George Washington Papers

To George Washington from Francis Barber, 6 February 1781

Pompton Febry 6th 1781


I transmit to your Excellency the arrangement of the Jersey brigade. The inclosed certificate of Colonel Shreve will explain upon what principles he is deranged.

In the return of the supernumerary officers which accompanies this, you will observe that Captain Philips is deranged on account of an agreement between him & Capt. Lieut. Weyman of the same regiment, the former going out on the halfpay of the latter. Colonel Shreve has undertaken to vouch for the propriety of the measure from his having good information that the like has been admited in other Lines of the army.

I am unwilling to trouble your Excellency with complaints of any kind, but I conceive it my duty to represent the disagreeable situation we are in for want of a Commandant of brigade. The eldest officers in camp are Lt Colonel DeHart & myself, between whom there is a dispute of rank, although it was desided last summer in my favor by the Legislature of the State to whom the dispute was refered. This difficulty might be removed & many good purposes obtained could a Brigadier General be spared to take the command until Colonel Dayton’s health will permit him to join the brigade. I have writen to Col. Dayton urging the necessity of his attendance in camp, but he has informed me his health will not allow him.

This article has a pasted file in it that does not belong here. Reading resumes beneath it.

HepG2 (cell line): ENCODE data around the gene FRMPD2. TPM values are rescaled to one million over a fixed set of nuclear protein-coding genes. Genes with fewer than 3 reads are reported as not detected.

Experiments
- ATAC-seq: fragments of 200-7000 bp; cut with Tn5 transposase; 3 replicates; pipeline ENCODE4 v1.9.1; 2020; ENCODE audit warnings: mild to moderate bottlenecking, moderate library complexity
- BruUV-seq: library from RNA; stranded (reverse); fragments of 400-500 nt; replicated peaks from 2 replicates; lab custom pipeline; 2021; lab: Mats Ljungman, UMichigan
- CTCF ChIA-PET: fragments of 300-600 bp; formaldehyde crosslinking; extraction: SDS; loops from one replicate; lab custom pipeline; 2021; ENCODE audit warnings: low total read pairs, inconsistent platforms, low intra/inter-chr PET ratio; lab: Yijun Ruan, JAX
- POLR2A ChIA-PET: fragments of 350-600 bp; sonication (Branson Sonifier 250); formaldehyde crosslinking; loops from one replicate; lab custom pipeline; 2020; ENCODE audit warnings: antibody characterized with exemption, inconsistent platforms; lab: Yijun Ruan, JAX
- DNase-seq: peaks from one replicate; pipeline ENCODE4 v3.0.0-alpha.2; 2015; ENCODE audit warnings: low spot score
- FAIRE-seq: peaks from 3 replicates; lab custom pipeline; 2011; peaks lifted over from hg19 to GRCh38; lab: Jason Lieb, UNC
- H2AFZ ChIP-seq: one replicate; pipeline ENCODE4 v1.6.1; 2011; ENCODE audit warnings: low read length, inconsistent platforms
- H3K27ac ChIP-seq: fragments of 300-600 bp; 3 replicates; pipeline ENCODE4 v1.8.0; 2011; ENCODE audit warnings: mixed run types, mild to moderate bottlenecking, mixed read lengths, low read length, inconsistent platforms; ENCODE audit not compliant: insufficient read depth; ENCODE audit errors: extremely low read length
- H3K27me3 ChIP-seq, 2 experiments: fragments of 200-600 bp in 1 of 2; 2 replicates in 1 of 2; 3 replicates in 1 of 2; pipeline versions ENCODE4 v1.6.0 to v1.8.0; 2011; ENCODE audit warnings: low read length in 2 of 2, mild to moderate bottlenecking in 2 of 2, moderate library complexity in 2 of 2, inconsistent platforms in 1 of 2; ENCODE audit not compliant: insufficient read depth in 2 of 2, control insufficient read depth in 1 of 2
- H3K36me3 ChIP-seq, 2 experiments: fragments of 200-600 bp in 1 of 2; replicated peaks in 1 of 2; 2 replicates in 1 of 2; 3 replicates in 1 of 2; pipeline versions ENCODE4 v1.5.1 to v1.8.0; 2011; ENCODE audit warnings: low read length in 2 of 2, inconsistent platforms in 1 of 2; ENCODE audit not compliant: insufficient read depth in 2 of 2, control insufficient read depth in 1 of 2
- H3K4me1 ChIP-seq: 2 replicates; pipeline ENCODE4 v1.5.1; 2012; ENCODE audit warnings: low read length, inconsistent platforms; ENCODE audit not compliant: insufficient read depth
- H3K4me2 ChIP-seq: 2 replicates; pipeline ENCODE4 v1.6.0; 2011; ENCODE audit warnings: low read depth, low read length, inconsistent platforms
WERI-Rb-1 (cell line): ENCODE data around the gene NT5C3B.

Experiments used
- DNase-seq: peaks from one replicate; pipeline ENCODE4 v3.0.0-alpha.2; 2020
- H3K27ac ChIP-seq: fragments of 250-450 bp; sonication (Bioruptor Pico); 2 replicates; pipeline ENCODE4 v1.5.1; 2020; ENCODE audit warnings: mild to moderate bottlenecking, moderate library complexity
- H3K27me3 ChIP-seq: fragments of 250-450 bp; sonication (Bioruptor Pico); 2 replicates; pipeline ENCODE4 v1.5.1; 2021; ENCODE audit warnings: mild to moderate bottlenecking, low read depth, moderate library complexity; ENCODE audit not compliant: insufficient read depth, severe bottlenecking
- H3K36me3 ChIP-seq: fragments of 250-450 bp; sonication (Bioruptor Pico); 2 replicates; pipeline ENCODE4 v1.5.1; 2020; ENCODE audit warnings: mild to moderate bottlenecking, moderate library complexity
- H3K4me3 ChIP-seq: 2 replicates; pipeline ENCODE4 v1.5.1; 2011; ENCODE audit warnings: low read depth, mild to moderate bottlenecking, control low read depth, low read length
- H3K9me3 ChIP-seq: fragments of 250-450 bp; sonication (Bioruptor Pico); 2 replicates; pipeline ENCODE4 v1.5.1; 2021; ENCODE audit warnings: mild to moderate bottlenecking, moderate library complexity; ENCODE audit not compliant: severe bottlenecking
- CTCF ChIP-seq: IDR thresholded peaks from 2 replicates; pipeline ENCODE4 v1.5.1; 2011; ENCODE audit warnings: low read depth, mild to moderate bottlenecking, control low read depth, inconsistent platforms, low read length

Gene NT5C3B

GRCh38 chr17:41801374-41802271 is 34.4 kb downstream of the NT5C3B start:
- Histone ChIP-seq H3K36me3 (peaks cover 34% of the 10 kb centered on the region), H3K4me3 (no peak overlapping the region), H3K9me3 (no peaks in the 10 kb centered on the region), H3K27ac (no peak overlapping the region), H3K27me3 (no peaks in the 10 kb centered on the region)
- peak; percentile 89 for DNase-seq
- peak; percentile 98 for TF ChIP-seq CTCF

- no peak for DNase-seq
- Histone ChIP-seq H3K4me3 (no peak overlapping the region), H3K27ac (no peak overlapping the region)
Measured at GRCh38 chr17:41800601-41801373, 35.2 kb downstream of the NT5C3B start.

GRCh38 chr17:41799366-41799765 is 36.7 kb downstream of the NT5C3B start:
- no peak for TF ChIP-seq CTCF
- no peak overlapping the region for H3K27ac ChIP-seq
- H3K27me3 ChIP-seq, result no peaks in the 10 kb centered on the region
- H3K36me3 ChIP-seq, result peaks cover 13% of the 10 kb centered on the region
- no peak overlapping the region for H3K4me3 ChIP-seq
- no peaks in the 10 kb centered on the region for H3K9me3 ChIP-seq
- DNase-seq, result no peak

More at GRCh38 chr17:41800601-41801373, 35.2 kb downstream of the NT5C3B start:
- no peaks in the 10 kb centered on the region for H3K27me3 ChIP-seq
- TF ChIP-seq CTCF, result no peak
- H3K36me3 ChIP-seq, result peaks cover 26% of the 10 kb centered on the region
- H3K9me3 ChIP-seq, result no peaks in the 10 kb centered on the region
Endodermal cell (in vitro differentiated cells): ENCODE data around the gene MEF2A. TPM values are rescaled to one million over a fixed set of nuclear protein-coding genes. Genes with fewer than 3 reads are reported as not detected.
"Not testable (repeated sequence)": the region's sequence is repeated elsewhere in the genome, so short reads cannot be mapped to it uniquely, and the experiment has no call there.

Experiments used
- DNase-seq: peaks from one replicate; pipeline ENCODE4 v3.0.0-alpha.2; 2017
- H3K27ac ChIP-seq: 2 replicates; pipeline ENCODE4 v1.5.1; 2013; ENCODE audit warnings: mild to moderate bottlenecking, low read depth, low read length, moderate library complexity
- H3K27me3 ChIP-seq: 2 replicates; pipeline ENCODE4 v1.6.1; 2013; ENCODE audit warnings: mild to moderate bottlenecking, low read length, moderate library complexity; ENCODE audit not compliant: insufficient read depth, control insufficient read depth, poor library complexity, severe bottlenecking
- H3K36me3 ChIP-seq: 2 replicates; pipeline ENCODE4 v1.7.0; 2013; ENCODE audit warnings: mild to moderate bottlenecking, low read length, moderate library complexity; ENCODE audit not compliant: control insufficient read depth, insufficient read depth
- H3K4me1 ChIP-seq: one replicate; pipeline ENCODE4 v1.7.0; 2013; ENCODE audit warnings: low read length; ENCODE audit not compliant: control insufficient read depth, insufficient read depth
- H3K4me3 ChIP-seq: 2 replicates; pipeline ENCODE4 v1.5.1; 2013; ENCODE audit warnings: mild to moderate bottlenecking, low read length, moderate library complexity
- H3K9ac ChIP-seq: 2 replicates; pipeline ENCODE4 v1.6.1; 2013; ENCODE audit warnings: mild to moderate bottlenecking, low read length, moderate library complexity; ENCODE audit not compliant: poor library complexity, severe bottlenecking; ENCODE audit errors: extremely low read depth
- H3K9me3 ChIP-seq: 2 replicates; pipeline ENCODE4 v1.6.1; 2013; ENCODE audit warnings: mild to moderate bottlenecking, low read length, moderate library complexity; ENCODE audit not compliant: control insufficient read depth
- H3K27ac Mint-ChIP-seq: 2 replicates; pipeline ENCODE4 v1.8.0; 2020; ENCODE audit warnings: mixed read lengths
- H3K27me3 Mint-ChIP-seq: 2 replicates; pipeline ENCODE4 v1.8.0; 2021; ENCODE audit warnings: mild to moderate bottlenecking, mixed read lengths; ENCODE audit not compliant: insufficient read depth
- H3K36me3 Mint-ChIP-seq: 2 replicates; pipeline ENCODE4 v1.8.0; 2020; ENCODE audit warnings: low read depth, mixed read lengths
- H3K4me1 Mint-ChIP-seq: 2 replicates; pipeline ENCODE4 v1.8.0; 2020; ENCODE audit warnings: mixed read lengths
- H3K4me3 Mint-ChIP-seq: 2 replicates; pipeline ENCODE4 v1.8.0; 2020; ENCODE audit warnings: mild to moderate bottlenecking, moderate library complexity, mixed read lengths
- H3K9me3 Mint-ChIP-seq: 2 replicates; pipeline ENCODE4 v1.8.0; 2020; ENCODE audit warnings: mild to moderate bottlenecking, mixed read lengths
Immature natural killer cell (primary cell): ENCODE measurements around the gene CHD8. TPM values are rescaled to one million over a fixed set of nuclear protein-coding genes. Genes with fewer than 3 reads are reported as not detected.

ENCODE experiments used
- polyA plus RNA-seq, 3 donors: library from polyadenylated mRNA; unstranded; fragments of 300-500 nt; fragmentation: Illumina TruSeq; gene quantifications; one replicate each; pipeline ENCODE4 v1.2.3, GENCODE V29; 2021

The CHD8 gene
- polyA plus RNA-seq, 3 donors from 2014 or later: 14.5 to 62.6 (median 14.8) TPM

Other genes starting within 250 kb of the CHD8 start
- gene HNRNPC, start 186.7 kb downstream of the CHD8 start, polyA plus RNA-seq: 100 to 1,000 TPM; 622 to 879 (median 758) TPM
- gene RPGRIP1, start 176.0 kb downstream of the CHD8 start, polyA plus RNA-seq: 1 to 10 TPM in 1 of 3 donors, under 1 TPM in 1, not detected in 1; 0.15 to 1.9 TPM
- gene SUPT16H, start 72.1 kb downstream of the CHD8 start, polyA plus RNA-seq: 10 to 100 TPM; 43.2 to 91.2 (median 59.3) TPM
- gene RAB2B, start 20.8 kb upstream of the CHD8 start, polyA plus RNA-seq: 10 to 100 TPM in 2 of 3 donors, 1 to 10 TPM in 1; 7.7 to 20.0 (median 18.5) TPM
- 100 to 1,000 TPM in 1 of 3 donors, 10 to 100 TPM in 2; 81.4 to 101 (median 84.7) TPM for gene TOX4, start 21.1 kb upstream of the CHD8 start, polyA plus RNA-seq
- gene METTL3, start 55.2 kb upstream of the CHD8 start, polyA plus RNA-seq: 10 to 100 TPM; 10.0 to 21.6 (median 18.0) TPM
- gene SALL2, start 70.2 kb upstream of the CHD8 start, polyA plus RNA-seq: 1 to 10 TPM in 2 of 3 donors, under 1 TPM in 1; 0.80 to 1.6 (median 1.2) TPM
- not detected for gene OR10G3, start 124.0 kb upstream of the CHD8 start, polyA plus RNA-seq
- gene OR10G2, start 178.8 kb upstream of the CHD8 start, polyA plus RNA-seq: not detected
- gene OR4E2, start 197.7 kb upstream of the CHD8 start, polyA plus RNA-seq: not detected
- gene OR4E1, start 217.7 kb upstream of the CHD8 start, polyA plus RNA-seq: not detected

Col. Shreve requested I would inform your Excellency that in consequence of application from Major Barber, he has consulted both the Majors in the brigade & oldest Captains respecting their accepting the office of Brigade Major, and that they wish to decline it. I know this to be case, and not only so, that it is their as well as the superior officers wish that Major Barber be appointed Brigade Major to this Brigade. Major Barber is very anxious to come into the brigade as well as to continue in the service. Should your Excellency conceive it admissible when the principles [   ], you will confer an obligation on him & the Brigade to order the appointment.

I have the pleasure to inform, that since the subduction of the revolters, the soldiers have behaved regular & obedient, and that no desertion has happened, which is contrary to my expectation. I have the honor to be, with the most perfect respect & Esteem your Excellencys most obdient, humble Servant

F. Barber

Lieut. Colo.

DLC: Papers of George Washington.

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